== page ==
14th International Congress of Phonetic Sciences (ICPhS-14)
San Francisco, CA, USA
In Saint-Petersburg most members of the Jewish population (according to the census data of 1989 more than 100.000 of the 5 million inhabitants) consider Russian their mother tongue. A small group originates from parts of the former Soviet Union (Ukraine, Byelorussia, Latvia, etc.) where their first language was Yiddish, but after living in Saint-Petersburg for more than 30 years all or most of their daily communication takes place in Russian. Since 1995 we have conducted interviews with representatives of this group, which were recorded on tape. The material was analyzed for language contact phenomena such as phonetic interference and code switching, but data on folklore was also gathered. The most important phonetic features studied are palatalisation and final devoicing of consonants, and sentence intonation. For these features, we found interference from Russian, which manifests itself in various degrees for different speakers, depending on their background (family origin, education, etc).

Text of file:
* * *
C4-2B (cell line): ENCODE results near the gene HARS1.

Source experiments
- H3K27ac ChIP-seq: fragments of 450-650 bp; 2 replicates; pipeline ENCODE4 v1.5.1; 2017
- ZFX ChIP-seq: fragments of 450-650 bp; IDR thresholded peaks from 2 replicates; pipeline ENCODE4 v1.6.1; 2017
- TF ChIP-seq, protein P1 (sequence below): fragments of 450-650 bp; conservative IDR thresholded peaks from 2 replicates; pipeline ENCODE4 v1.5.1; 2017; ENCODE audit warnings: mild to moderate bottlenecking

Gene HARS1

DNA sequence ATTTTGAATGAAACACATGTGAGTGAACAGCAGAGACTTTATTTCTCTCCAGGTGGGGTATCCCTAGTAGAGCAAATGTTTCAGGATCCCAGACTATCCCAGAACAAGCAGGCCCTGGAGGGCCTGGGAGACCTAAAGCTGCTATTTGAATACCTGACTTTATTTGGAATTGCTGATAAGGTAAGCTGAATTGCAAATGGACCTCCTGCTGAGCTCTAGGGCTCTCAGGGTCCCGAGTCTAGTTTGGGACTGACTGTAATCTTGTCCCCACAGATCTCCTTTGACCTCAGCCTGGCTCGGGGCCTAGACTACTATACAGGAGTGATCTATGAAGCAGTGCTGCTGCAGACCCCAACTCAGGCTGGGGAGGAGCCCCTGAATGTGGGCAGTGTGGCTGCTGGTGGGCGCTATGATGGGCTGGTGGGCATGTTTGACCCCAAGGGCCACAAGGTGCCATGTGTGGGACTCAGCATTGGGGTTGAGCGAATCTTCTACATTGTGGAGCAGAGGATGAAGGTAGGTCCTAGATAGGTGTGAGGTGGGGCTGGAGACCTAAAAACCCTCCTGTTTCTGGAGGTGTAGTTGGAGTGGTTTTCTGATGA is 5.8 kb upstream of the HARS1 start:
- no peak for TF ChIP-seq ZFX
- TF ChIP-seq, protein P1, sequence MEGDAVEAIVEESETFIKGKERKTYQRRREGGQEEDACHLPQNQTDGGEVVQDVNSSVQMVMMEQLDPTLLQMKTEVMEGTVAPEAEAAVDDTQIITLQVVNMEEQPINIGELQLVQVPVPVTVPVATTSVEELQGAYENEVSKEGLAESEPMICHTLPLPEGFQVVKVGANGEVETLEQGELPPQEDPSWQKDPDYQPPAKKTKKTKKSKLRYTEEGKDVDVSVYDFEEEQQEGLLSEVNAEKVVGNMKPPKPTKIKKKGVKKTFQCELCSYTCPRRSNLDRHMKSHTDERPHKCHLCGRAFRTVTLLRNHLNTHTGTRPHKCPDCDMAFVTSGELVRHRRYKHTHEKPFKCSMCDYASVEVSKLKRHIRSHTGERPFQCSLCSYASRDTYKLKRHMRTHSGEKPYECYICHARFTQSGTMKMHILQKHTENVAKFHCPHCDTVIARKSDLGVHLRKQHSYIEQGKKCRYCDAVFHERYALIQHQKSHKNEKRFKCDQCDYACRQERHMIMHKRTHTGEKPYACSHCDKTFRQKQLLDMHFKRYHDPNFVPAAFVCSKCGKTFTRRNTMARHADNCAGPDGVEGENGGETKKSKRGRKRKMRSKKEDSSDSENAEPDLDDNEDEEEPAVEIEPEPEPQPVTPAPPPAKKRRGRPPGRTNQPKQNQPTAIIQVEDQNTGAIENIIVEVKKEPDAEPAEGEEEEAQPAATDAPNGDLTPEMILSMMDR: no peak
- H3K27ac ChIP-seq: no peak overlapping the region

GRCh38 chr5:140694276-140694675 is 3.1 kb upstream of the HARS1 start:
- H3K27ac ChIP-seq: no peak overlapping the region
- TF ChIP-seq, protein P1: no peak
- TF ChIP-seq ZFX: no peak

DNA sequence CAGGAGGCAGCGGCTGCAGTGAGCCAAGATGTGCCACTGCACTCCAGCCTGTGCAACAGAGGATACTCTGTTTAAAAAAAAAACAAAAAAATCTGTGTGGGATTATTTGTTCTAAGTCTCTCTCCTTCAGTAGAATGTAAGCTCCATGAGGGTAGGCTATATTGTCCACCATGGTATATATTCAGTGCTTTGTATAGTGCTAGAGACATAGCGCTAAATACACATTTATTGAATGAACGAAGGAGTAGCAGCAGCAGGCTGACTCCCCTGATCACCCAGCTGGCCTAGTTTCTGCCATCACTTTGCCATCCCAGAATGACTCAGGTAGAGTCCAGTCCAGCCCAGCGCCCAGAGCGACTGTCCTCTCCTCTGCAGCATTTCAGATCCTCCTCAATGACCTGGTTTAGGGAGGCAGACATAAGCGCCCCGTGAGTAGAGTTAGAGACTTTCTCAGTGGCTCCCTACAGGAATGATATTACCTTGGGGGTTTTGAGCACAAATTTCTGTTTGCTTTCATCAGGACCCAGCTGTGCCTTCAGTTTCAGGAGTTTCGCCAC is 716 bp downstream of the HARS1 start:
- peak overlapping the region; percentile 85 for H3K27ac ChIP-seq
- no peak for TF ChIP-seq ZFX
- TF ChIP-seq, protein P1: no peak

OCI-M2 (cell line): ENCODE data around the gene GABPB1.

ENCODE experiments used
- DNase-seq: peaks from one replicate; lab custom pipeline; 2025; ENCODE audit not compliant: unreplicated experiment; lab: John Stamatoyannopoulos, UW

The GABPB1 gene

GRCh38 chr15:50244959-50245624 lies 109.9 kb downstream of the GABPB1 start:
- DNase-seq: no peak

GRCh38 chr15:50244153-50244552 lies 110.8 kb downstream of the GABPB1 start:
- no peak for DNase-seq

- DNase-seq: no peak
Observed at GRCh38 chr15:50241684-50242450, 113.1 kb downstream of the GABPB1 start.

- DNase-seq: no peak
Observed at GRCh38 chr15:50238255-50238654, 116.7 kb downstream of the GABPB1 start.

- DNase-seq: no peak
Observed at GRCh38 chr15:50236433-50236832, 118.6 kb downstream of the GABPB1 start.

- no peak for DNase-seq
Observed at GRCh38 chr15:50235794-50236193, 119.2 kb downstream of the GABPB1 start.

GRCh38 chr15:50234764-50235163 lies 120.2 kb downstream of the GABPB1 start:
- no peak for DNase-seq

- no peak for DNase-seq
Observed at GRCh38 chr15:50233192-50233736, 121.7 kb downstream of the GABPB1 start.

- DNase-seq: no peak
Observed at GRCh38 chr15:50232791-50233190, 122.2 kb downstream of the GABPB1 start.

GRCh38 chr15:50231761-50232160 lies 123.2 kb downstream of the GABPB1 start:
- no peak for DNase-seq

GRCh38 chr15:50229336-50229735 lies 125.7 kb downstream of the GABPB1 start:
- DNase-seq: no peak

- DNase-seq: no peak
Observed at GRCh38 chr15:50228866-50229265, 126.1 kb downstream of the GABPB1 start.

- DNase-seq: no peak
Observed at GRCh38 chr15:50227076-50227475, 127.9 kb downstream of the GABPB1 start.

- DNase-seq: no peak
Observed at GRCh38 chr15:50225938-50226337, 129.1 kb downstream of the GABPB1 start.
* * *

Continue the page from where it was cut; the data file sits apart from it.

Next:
Bibliographic reference. Svetozarova, Natalia / Kleiner, Yuri / Graaf, Tjeerd de / Nieuweboer, Rogier (1999): "Russian-yiddish: phonetic aspects of language interference", In ICPhS-14, 1397-1400.